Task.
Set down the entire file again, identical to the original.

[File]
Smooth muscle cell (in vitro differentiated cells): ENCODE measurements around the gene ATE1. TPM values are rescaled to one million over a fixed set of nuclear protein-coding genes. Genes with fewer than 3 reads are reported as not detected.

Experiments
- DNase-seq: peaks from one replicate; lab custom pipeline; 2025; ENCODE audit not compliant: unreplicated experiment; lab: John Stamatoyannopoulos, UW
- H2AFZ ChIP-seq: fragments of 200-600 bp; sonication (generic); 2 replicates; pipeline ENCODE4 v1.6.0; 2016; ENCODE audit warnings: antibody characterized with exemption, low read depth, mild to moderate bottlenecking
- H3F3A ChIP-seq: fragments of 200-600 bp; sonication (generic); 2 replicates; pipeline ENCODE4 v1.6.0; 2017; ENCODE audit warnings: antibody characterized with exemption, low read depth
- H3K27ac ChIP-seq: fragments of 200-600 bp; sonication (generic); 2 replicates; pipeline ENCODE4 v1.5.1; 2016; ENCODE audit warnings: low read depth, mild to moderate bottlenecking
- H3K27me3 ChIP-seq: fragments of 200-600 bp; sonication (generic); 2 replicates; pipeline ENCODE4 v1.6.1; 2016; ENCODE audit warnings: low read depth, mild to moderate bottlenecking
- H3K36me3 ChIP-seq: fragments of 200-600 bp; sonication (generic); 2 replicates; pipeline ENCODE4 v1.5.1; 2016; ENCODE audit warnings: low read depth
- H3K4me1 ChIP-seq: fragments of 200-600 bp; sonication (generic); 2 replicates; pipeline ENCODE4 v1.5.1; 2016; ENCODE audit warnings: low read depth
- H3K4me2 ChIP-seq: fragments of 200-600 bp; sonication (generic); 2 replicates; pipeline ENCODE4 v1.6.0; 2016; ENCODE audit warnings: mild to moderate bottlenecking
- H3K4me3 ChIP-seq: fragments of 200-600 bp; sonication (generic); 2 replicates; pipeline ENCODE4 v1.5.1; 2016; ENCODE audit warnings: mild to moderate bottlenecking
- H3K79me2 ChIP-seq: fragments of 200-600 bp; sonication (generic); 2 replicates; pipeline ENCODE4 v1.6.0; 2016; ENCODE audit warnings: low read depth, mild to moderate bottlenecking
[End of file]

Smooth muscle cell (in vitro differentiated cells): ENCODE measurements around the gene ATE1. TPM values are rescaled to one million over a fixed set of nuclear protein-coding genes. Genes with fewer than 3 reads are reported as not detected.

Experiments
- DNase-seq: peaks from one replicate; lab custom pipeline; 2025; ENCODE audit not compliant: unreplicated experiment; lab: John Stamatoyannopoulos, UW
- H2AFZ ChIP-seq: fragments of 200-600 bp; sonication (generic); 2 replicates; pipeline ENCODE4 v1.6.0; 2016; ENCODE audit warnings: antibody characterized with exemption, low read depth, mild to moderate bottlenecking
- H3F3A ChIP-seq: fragments of 200-600 bp; sonication (generic); 2 replicates; pipeline ENCODE4 v1.6.0; 2017; ENCODE audit warnings: antibody characterized with exemption, low read depth
- H3K27ac ChIP-seq: fragments of 200-600 bp; sonication (generic); 2 replicates; pipeline ENCODE4 v1.5.1; 2016; ENCODE audit warnings: low read depth, mild to moderate bottlenecking
- H3K27me3 ChIP-seq: fragments of 200-600 bp; sonication (generic); 2 replicates; pipeline ENCODE4 v1.6.1; 2016; ENCODE audit warnings: low read depth, mild to moderate bottlenecking
- H3K36me3 ChIP-seq: fragments of 200-600 bp; sonication (generic); 2 replicates; pipeline ENCODE4 v1.5.1; 2016; ENCODE audit warnings: low read depth
- H3K4me1 ChIP-seq: fragments of 200-600 bp; sonication (generic); 2 replicates; pipeline ENCODE4 v1.5.1; 2016; ENCODE audit warnings: low read depth
- H3K4me2 ChIP-seq: fragments of 200-600 bp; sonication (generic); 2 replicates; pipeline ENCODE4 v1.6.0; 2016; ENCODE audit warnings: mild to moderate bottlenecking
- H3K4me3 ChIP-seq: fragments of 200-600 bp; sonication (generic); 2 replicates; pipeline ENCODE4 v1.5.1; 2016; ENCODE audit warnings: mild to moderate bottlenecking
- H3K79me2 ChIP-seq: fragments of 200-600 bp; sonication (generic); 2 replicates; pipeline ENCODE4 v1.6.0; 2016; ENCODE audit warnings: low read depth, mild to moderate bottlenecking